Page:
Key developments in Africa during the week of September 16th include violence in Ethiopia, renewed fighting in Libya’s Tripoli, the death of a Mayi Mayi faction leader in DRC and key incidents involving international actors in Niger and Nigeria.
In Ethiopia, at least two large attacks were carried out on September 16th by emboldened Oromo youth following the return of exiled leaders from the Oromo Liberation Front (OLF). Armed Oromo youths attacked members of the Gamo and Gurage ethnic groups at the outskirts of the capital Addis Ababa, in Burayu, Sebeta and Holeta Genet woredas of the Oromia region. Reported fatality numbers range from 23 to up to 58, while 200 people were arrested by the regional government. On the same day, alleged Qeerro youth and OLF members also attacked Amhara civilians in Chinaksen in Oromia, killing a reported 18 people. Massive protests against the violence were held in various sub-cities of Addis Ababa and in Arba Minch in the Southern Nations, Nationalities and Peoples’ region. In Addis Ababa, the police’s violent response to the protests left five people killed and around 600 arrested. Prime Minister Abiy called for unity among the Oromo people following the violence, which risks undermining the reforms he has led over the past months on the political, security and economic stage.
In Libya, fighting resumed between the Sumood and Ghneiwa Brigades in Tripoli, endangering the ceasefire brokered by the UN two weeks prior between the partnering 7th Brigade (allied to the Sumood Brigade) and a coalition of Tripoli-based militias (including the Ghneiwa Brigade). The two groups exchanged shelling in the Hadba area and on the airport road in Tripoli on September 17-18th. Fighting then escalated between September 20th-22nd, spreading across multiple locations in Tripoli and involving both shelling and ground attacks. Around 30 people were reported killed in last week’s violence, bringing the total fatalities reported since the fighting began on August 27th to around 100.
In the Democratic Republic of Congo (DRC), clashes resumed between the military and the Yakutumba Mayi Mayi Militia in Sud-Kivu’s Fizi territory. This is the first reported violence involving the group in the territory since the large military operations conducted against them at the start of 2018. On February 8th, the FARDC had announced that almost all the localities under the control of the Yakutumba had been recovered, including the Ubwari Peninsula and the coastline of Lake Tanganyika from Kalemie to Uvira. Last week, between September 19th-21st, the FARDC reportedly killed the commander of the group (Dokis) during heavy clashes in Kipupu and regained several other areas from the group along the border between the Sud-Kivu and Maniema provinces.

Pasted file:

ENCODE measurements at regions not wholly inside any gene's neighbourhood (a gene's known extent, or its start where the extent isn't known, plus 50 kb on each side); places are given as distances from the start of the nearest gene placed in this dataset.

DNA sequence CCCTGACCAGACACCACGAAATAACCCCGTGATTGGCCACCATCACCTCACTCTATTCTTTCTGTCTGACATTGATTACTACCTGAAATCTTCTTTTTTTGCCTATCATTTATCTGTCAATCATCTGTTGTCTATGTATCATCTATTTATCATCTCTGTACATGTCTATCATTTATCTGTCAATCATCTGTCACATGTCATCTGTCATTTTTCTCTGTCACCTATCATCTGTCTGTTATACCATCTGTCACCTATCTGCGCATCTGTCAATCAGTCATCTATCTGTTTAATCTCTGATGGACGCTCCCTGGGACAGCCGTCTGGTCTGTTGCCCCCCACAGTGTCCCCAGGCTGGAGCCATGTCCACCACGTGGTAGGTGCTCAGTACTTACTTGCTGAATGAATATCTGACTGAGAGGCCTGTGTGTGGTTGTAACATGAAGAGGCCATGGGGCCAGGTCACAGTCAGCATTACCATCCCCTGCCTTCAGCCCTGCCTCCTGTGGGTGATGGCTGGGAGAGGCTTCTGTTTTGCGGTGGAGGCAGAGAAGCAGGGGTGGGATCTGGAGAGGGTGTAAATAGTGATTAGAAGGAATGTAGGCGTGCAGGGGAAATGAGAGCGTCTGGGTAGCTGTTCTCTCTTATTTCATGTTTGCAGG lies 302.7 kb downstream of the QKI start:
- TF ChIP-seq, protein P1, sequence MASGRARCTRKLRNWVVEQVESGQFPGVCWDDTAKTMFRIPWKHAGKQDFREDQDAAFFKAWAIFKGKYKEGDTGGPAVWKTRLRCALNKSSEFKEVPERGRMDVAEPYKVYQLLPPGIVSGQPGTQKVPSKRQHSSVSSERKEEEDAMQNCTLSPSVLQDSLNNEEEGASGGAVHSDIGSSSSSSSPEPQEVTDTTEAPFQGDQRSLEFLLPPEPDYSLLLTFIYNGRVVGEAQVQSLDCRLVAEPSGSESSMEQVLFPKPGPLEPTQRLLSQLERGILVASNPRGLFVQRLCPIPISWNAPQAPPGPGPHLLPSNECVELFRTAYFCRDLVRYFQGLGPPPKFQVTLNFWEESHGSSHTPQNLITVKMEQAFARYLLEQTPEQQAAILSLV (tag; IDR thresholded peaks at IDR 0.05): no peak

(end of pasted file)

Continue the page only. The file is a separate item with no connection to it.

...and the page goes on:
Lastly, there were two key incidents involving international actors. In Niger, an Italian priest/aid worker was abducted on September 17th in Bomanga, close to the border with Burkina Faso. This further points to an increase of militant activity along the Niger-Burkina Faso border, despite recent successes in the negotiations conducted by the government with armed groups. At least 50 Islamic State (Greater Sahara) militants laid down their arms early September in the Tillabery region for instance, in exchange for their integration into the ranks of the defense and security forces. In Nigeria, it was revealed that an ICRC midwife kidnapped by Boko Haram in Rann village in Borno state in March 2018 was recently murdered. This highlights the militants’ concern about being perceived as a continued threat by the government and by the international community, despite being pressured by territorial losses and internal divisions. Joint Nigerian-Cameroonian forces last week escalated their campaign against Boko Haram sites in Bama Local Government Area in Borno state used to launch cross-border attacks into Cameroon, recovering several areas.
24 September 2018